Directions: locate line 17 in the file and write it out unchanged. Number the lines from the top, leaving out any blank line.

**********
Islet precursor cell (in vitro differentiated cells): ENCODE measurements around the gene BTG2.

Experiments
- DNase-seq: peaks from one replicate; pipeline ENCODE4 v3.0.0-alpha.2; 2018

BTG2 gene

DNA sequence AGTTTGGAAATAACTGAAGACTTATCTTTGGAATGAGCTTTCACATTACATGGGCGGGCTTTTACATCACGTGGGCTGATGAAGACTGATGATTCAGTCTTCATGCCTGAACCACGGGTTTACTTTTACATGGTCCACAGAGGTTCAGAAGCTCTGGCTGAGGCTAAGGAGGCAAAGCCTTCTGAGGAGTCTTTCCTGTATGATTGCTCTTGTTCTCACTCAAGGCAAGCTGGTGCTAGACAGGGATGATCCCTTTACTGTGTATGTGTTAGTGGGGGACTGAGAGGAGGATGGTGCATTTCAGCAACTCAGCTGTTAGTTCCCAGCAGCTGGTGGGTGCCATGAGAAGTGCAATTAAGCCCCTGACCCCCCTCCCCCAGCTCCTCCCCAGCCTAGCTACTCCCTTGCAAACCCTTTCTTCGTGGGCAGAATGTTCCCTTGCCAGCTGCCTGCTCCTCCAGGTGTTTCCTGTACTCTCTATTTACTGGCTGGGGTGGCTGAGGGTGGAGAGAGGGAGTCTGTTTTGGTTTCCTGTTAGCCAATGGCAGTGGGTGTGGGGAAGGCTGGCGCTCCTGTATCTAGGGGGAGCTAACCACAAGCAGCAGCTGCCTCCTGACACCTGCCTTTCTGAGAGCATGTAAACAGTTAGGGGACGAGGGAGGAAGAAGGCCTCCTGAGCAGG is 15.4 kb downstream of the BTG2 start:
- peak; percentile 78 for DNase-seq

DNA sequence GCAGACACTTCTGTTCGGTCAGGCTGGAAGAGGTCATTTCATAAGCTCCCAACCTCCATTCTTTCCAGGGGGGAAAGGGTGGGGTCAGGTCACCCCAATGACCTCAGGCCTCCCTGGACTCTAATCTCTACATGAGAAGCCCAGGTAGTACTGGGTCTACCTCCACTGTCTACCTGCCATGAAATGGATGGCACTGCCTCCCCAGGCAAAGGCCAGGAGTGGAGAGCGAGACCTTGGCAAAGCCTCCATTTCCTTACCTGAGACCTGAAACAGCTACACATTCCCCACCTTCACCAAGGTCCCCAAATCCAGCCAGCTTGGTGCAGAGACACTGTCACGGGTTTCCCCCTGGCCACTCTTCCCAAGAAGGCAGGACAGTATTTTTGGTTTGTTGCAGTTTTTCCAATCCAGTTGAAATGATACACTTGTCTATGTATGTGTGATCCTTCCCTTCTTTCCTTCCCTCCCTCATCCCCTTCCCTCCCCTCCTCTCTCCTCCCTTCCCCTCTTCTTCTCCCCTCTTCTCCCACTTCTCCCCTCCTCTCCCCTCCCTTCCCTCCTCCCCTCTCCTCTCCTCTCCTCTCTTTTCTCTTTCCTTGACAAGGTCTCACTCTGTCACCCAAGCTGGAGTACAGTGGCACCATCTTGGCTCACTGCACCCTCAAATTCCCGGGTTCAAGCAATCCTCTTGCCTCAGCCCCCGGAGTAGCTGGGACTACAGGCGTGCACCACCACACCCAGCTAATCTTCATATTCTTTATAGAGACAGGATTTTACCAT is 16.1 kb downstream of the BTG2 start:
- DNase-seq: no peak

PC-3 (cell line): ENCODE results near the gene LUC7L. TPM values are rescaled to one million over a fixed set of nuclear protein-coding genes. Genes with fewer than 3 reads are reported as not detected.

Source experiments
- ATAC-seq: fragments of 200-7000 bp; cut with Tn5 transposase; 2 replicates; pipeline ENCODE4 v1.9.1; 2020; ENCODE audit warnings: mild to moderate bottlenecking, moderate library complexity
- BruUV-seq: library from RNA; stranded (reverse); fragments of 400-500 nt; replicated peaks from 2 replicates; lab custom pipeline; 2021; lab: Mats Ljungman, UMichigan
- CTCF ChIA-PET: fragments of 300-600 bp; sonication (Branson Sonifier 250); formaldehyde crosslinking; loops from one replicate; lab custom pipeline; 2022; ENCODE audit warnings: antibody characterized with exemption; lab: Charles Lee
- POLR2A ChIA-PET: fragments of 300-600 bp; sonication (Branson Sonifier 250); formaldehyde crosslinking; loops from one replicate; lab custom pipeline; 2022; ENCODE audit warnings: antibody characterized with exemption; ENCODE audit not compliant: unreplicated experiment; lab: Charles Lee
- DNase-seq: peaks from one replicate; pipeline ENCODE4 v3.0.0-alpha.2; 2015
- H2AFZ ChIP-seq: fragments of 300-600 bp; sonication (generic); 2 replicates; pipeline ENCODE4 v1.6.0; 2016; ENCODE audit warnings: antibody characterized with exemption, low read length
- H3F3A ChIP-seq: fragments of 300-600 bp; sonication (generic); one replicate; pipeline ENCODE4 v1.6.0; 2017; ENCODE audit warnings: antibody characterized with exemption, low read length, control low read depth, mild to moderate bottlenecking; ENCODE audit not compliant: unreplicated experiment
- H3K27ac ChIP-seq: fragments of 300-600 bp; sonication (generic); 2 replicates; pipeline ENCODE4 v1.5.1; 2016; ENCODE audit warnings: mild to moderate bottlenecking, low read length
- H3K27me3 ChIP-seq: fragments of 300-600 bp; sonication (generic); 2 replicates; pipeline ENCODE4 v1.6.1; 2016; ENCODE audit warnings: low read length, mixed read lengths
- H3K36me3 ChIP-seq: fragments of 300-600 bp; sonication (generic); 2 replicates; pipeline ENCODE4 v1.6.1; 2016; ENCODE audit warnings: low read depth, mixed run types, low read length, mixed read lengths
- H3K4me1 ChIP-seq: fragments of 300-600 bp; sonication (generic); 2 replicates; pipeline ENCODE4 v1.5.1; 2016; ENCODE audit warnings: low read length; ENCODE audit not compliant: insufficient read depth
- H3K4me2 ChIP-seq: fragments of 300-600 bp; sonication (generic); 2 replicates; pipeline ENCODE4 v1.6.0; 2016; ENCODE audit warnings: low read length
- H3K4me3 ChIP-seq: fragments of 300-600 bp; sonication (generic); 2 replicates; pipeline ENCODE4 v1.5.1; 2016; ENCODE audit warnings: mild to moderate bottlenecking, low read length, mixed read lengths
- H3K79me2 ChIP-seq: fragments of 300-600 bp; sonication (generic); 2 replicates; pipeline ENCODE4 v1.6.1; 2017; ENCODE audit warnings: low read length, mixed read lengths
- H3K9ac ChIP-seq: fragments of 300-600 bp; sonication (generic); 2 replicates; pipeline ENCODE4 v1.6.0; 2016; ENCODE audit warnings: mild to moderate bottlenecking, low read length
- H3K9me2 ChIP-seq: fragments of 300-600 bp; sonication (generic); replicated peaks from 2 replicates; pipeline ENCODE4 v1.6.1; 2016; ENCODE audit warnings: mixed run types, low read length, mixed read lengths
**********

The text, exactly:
- H3F3A ChIP-seq: fragments of 300-600 bp; sonication (generic); one replicate; pipeline ENCODE4 v1.6.0; 2017; ENCODE audit warnings: antibody characterized with exemption, low read length, control low read depth, mild to moderate bottlenecking; ENCODE audit not compliant: unreplicated experiment